Practical implications

This paper can be of help to those interested in analysing ILs, as it aims to systematise and offer a concise overview of the current literature in this field, which should be of use to both researchers and practitioners. Moreover, it offers some reflections on the topic and identifies possible research paths useful to developing future studies of theoretical and practical relevance.

Originality/value

This review differs from the previous ones dedicated to the IC discourse in two main ways: first, it does not focus on the whole of IC or on parts of it but on a specific topic, such as ILs, usually left out of the analyses and never adequately considered in previous literature reviews; second, it includes the publications on IC from 1999 to date and some unpublished works, in order to have both seminal and more consolidated studies.

Details

Journal of Intellectual Capital, vol. 14 no. 2
Type: Research Article
ISSN: 1469-1930

Keywords

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Article

Marco Giuliani

The aim of this paper is to help to address the need for empirical investigations on intellectual capital and intellectual liabilities “in action” and their consequences…

Abstract

Purpose

The aim of this paper is to help to address the need for empirical investigations on intellectual capital and intellectual liabilities “in action” and their consequences in terms of value creation and value destruction. In light of this consideration, this study aims to investigate if and how intellectual capital and intellectual liabilities influence the value creation and destruction processes, that is, if intellectual liabilities “in action” simply mirror intellectual capital dynamics or if they present some specificities.

Design/methodology/approach

A multiple case study method is adopted in order to understand intellectual capital and intellectual liabilities “in action”.

Findings

This study highlights the relevance of intellectual liabilities within the intellectual capital discourse. In particular, it shows that intellectual capital and intellectual liabilities affect the value creation process in different ways. Moreover, it emerges that intellectual liabilities tend to be left out of managerial discussions. Stemming from this, the idea of intellectual equity is proposed and conceived as the logical difference between intellectual capital and intellectual liabilities.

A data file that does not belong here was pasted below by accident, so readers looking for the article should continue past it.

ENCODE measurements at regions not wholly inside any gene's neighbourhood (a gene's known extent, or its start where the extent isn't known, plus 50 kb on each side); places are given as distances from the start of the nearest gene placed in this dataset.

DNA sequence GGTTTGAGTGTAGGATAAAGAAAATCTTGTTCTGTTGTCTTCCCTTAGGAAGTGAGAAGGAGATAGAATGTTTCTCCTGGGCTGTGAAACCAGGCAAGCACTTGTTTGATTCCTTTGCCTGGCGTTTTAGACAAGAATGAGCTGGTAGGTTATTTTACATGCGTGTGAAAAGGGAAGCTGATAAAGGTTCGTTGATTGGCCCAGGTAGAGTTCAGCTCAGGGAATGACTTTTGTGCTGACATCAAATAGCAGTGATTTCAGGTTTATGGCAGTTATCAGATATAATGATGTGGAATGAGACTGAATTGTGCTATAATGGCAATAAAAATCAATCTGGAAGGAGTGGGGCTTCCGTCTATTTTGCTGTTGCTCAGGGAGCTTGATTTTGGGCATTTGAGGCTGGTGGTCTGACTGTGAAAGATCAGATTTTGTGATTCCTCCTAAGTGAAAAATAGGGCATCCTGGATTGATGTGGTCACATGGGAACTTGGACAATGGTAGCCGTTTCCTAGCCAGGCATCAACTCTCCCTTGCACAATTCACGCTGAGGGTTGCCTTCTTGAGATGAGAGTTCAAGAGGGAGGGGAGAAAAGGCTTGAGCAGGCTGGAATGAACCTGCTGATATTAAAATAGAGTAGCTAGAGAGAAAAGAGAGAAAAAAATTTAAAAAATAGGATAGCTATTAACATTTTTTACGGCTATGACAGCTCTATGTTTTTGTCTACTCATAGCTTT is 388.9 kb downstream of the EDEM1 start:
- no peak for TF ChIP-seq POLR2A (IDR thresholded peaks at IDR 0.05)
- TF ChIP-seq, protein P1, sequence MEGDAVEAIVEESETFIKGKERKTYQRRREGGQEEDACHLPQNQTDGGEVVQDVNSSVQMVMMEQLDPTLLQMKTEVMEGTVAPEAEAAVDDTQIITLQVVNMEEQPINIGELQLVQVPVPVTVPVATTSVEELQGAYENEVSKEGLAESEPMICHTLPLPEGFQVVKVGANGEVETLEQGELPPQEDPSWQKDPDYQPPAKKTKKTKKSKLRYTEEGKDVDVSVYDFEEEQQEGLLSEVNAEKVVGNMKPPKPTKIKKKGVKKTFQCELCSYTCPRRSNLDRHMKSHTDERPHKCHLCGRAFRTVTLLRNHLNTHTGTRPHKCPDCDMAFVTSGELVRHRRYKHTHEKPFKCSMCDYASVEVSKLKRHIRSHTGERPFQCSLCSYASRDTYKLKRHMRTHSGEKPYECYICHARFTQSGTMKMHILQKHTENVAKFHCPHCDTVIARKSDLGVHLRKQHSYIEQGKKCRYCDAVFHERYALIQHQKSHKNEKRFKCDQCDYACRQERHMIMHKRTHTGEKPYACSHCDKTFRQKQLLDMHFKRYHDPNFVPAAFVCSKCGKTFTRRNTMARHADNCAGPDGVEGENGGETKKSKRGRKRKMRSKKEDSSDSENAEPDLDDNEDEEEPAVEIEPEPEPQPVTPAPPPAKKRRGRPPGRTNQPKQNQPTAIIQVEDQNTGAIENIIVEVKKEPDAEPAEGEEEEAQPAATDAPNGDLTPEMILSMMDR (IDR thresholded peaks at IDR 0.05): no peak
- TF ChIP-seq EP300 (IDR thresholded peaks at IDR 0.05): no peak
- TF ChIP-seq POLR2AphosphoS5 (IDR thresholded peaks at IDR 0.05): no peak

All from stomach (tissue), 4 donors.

Research limitations/implications

The main limitations of this study are twofold. The first is related to the methodology adopted and in particular to the qualitative mapping process developed. The second is the fact that the constructs to analyse were not indicated by the firms but by the author in order to make the results comparable.

Practical implications

This study contributes to the development of the literature on “intellectual capital in action” and “intellectual capital in practice” bringing in the idea of intellectual liabilities and the consideration that intellectual capital can create, but also destroy, value. Moreover, it highlights the need to monitor and manage intellectual liabilities in order to control the negative effects generated by intellectual capital. Therefore, this analysis has both theoretical and practical implications.

Originality/value

In comparison to the extant literature mentioned, this study does not analyse IC only in terms of value creation, but also in terms of value destruction. Moreover, instead of proposing and developing new concepts, methods and tools, this research investigates intellectual liabilities “in action”. In addition, this work jointly considers value creation and value destruction processes.

Details

Journal of Intellectual Capital, vol. 14 no. 1
Type: Research Article
ISSN: 1469-1930

Keywords

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Article

Marco Giuliani

The purpose of this paper is to investigate how organizations make sense of and give sense to intellectual capital (IC) measurements, i.e. to analyse the sensemaking…

Abstract

Purpose

The purpose of this paper is to investigate how organizations make sense of and give sense to intellectual capital (IC) measurements, i.e. to analyse the sensemaking, sensegiving, and sensebreaking processes with reference to IC measurements. In order to achieve this aim, a case study, developed adopting an action research approach, will be presented.

Design/methodology/approach

This study is based on a case study for which an interventionist research method was adopted.

Findings

The main findings are the following. First, the development of an IC project requires the development of an intense sensemaking and sensegiving activity as the managers of an organization need, first, to make sense of this new object (i.e. assign it a meaning) and of the consequent new managerial practices and, second, to diffuse the sense of IC and of its measurements within the organization. Second, the development of an IC project can be seen as a series of different types of sensemaking micro-processes (guided, fragmented, restricted, etc.) and each of them can lead to a different outcome of the practice of measuring IC; thus, it seems possible to argue that the outcome of the project depends on the specific type of sensemaking/sensegiving adopted in each phase (e.g. lock-in, mobilization, etc.). Third, it emerges that IC can be a sensebreaking device, i.e. existing measurements introduced in an “IC box” can acquire different meanings. Finally this study underlines the relevance of the “leaders” within the development of IC sensemaking processes and the related outcomes.